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Here’s what we know.

Machu Picchu was built in 90 years, between the years 1450 and 1540. It’s located on a crest of the Peruvian Andes by people that knew neither metal tools or the wheel.

The buildings were given walls of drastically different sizes, each made up of stones that had been stacked with impeccable accuracy. Despite not having any mortar to hold them together, there has been no significant erosion or any other change.

It’s just one example of the Inca’s specialty when it came to construction: ashlar, or dry stone masonry. This construction method allowed the Incan buildings to survive the frequent earthquakes that would rock the region. The masonry might sway and move, but it wouldn’t topple, always settling back into place.

The Dancing Stones

It’s this flexibility of the stones in Incan architecture that is so captivating. The masonry of Machu Picchu have come to be known as dancing stones.

The lack of mortar has allowed the stones to move in the rhythm of the earth’s motion, instead of breaking due to being rigid. This is probably why so much of Machu Picchu is intact and still with us today.

A tour of Machu Picchu reveals a whole series of design details that couldn’t be an accident. Gently rounded corners instead of sharp edges. A slight tilt of the corners towards the center. L-cuts in the stones to connect each other to the corners of the walls. The walls do not rise in a straight line, but are slightly displaced from one row to another. All small details that have ensured the life of Machu Picchu for centuries.

No Metal Tools, No Wheels

The only thing more jaw-dropping than the way the city is put together is the fact that it was done without metal tools or wheels. There are zero indications as to the presence of wheels in Inca society. They used round shapes in art, but not in construction. A vein of granite crosses the land and there are semi-finished pieces found in the quarry. Here there are some hints of how the stone was processed, something done mostly with impact from smaller stones.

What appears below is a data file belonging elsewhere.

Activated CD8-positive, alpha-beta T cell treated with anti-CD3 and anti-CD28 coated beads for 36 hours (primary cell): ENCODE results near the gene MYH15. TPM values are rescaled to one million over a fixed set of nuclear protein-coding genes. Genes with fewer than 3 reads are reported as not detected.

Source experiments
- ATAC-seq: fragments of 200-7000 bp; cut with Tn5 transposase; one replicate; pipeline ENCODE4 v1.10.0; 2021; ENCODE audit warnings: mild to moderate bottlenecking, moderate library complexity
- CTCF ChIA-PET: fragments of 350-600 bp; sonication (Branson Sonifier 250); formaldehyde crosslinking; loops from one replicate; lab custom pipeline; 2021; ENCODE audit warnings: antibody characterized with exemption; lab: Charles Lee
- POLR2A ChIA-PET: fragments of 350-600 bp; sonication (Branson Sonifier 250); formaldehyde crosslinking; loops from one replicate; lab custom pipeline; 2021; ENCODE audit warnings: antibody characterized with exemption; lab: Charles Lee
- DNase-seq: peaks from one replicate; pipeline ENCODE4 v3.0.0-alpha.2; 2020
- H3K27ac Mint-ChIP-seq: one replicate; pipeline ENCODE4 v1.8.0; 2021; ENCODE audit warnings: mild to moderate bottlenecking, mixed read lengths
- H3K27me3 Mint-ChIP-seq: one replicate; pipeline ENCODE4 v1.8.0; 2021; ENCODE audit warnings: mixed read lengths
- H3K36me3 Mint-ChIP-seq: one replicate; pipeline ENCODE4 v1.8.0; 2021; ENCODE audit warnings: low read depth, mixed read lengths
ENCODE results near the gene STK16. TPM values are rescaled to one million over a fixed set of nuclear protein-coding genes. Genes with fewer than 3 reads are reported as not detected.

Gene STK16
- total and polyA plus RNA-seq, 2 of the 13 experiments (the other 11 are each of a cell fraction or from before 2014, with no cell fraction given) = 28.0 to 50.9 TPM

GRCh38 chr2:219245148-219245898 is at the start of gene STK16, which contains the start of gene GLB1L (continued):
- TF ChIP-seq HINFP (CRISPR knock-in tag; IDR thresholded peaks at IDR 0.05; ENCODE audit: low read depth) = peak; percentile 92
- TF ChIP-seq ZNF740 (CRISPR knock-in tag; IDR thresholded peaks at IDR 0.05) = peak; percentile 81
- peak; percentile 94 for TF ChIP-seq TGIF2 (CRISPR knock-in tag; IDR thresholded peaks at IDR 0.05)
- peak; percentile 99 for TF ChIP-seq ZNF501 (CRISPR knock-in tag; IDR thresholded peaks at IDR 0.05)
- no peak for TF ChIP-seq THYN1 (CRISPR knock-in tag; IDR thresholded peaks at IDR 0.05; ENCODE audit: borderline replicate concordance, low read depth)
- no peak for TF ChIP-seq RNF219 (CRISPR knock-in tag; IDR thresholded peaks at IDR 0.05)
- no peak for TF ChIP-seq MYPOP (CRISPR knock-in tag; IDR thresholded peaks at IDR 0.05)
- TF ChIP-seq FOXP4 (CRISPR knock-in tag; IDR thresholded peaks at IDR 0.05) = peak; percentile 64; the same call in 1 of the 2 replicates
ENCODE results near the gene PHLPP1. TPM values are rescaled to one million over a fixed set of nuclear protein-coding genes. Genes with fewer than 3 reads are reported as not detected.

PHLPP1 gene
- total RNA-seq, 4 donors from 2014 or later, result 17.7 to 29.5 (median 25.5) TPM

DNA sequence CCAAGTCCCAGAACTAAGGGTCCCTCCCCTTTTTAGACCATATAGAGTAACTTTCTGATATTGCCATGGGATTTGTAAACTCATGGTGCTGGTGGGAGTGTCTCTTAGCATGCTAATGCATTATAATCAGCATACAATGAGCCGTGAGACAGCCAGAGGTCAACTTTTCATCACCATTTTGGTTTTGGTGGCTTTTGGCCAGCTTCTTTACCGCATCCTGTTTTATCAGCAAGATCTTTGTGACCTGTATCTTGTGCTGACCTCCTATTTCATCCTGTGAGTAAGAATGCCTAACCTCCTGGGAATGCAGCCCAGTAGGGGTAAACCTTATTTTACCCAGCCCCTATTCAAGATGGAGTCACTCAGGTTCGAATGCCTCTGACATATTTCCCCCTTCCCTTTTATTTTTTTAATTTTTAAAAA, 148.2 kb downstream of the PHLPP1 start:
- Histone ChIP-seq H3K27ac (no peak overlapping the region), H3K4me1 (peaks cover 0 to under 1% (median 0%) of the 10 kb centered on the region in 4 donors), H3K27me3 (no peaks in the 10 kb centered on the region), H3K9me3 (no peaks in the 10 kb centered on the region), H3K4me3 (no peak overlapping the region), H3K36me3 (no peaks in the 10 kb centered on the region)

But as for transportation of the finished blocks to the site, that is anyone’s guess. There may have been two techniques that could be combined. Possibly, the stone was placed on several logs and wrapped in thick ropes and dragged with pure physical labor on the rotating logs.

With the rainy, soggy soil, there could have been a slippery surface for the Incas to drag the stones on. In either case, the key factor would have been the brute strength of physically fit men.

Once onsite, the stones could have been placed with beams and wedge stones. Then they could either be removed or sanded away when the stones were fit together precisely.

The Water and Sewage System

Here’s the problem with water for an ancient city. You need to ensure that there will be a constant supply, and you also need to make sure that torrential rains will not overwhelm the water delivery system.

The Inca’s careful calculations resulted in an intricate hydraulic channel system. The width and depth of and course of the channels could not have been better in order to capture the performance of the water source. Everything from the distance of the channels to the angle of inclination correspond exactly to the sum of running water and the possibility of accumulating rainwater.

There is evidence that the Incas highly regarded water as sacred, and the channel system testifies to this.

Of course, you don’t have to take our word for it. You can make arrangements through TOUR IN PERU to see Machu Picchu’s genius works of engineering up close and personal.

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